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Better ways to protect workers in a recession

Rick Newman
·Senior Columnist
·4 mins read

During the last recession, from 2007 to 2009, the unemployment rate in the United States rose by 5.6 percentage points, peaking at 10%. Germany endured the same recession, but unemployment only rose by 0.7 points, to 8.3%. And Germany recovered from the recession faster.

Unemployment is spiking once again amid the coronavirus pandemic, with some economists predicting it could hit 15% or more in the United States. Congress is providing hundreds of billions of dollars to help the newly unemployed pay their bills. But some think adopting parts of the German model would keep job losses lower and make it easier for companies to ramp up production once things get back to normal.

Former Vice President Joe Biden has now proposed a form of the German model for the U.S. labor market, saying he aims to “transform unemployment insurance into employment insurance.” Germany and other European nations use a system called short-time work, or short-time compensation, that provides federal aid to companies that reduce worker hours instead of laying them off. The idea is to keep workers on the payroll and attached to a company until business conditions pick up. As demand falls, companies scale back hours but don’t lay workers off. The government makes up some of the lost pay. Employers benefit since they don’t have to bear the cost of rehiring once the recession is over.

Security employee disinfect shopping carts at the entrance of a garden store in Munich, Germany, Monday, April 20, 2020. Europe’s biggest economy, starts reopening some of its stores and factories after weeks of lockdown due to the new coronavirus outbreak. Word on the ground reads 'Entrance' (AP Photo/Matthias Schrader)
Security employee disinfect shopping carts at the entrance of a garden store in Munich, Germany, Monday, April 20, 2020. Europe’s biggest economy, starts reopening some of its stores and factories after weeks of lockdown due to the new coronavirus outbreak. Word on the ground reads 'Entrance' (AP Photo/Matthias Schrader)

“It's a much better system,” former Democratic presidential candidate John Delaney says on the latest episode of the Yahoo Finance Electionomics podcast. Delaney, who suspended his campaign in January, has been advising the Biden campaign on its short-time plan. “The benefit of that program is it targets industries that are most affected,” he says. “You create a system where workers get full compensation and they stay employed so they keep their benefits.”

Helping people keep their jobs

Biden, the likely Democratic presidential nominee, wants to change the focus of the U.S. system from helping people who have lost their jobs to helping people keep their jobs. About half the states have short-time programs now, but there’s no national standard or federal support. Biden wants to fund short-time compensation completely at the federal level, allowing all states to take advantage of it and raising funding levels above what’s available now. Participating companies would also get tax breaks to help offset the cost of keeping health care and other benefits for workers. Small businesses would still qualify for other forms of aid and wouldn’t have to choose one program over another.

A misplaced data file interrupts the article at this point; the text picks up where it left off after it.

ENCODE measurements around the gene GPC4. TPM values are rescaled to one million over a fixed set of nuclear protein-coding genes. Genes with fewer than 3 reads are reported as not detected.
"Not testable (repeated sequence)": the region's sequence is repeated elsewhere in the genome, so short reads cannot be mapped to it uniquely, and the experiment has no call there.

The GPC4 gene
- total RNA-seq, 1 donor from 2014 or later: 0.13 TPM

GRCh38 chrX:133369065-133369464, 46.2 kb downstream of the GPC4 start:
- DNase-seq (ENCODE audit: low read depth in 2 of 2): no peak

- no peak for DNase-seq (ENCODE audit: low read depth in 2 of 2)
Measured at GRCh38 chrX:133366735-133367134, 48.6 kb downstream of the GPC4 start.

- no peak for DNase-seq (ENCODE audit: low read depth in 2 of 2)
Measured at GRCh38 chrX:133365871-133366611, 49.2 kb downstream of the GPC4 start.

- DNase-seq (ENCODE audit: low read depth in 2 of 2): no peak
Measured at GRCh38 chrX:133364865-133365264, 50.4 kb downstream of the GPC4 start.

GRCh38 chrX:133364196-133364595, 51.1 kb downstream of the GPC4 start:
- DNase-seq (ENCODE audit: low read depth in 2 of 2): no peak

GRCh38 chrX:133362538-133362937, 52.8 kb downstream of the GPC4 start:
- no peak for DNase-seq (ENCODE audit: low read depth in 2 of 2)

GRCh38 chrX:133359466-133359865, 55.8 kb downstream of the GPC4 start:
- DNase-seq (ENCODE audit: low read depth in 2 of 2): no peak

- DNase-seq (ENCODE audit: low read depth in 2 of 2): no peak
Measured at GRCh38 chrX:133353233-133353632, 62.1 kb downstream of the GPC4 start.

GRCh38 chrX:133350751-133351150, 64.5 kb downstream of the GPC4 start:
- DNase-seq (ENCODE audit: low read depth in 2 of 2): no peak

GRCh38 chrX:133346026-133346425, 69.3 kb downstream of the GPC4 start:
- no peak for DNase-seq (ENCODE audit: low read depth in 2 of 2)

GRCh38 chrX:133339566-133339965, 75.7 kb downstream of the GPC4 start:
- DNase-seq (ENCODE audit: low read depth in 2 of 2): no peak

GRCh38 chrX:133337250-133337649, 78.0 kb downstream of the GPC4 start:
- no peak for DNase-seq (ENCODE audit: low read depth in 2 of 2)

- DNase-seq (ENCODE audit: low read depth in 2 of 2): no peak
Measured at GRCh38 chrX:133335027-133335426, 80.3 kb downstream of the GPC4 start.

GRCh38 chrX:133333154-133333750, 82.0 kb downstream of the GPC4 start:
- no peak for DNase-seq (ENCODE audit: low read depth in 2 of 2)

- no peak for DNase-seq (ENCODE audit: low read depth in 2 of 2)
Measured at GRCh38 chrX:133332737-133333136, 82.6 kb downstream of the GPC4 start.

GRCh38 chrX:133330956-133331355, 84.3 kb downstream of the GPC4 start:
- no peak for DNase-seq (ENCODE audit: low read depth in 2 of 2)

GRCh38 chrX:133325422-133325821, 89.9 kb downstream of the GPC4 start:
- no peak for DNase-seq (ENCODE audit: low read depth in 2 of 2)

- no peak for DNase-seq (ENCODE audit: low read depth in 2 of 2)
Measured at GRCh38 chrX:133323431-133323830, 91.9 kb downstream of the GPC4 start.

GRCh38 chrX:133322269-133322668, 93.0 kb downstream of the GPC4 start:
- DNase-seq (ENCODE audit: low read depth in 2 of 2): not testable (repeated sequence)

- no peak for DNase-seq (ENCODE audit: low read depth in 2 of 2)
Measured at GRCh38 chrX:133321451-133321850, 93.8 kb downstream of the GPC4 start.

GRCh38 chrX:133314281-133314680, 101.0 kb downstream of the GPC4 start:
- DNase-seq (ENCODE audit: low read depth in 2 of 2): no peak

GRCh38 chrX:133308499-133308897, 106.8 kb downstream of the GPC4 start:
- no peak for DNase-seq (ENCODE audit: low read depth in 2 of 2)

Conservatives tend to oppose European-style worker protections, yet Congress has now passed trillions of dollars’ worth of bailouts that may exceed the generosity of many welfare-state programs. Under the recently passed stimulus plan, most Americans will get a no-strings-attached check for up to $1,200. Businesses will get more than $1 trillion in aid, with strong incentives to keep workers employed. Workers collecting unemployment insurance payments from their states will get up to $2,400 per month extra from Uncle Sam.

Graphic by David Foster/Yahoo Finance
Graphic by David Foster/Yahoo Finance

There’s no panacea for keeping workers employed during a recession, especially a severe one like the coronavirus pandemic is causing. Short-time work can prop up unprofitable firms that should go out of business, and a 2017 paper found it can reduce economic output because companies use labor less efficiently. The U.S. system has risks too, though, such as the possibility that some unemployed workers will hold off looking for a job because jobless benefits are relatively rich.

Biden, stuck at home like most Americans, has been struggling for attention in the presidential campaign, while President Trump generates loads of air time with near daily briefing on the coronavirus and the usual barrage of controversial tweets. “It’s hard for the vice president to cut through right now because everything’s focused on the coronavirus,” Delaney says. “What I want to see him do is start talking more about the right way to reawaken our economy after this because that’s going to be the focus as we get close to November.”

Rick Newman is the author of four books, including “Rebounders: How Winners Pivot from Setback to Success.” Follow him on Twitter: @rickjnewman. Confidential tip line: rickjnewman@yahoo.com. Encrypted communication available. Click here to get Rick’s stories by email.

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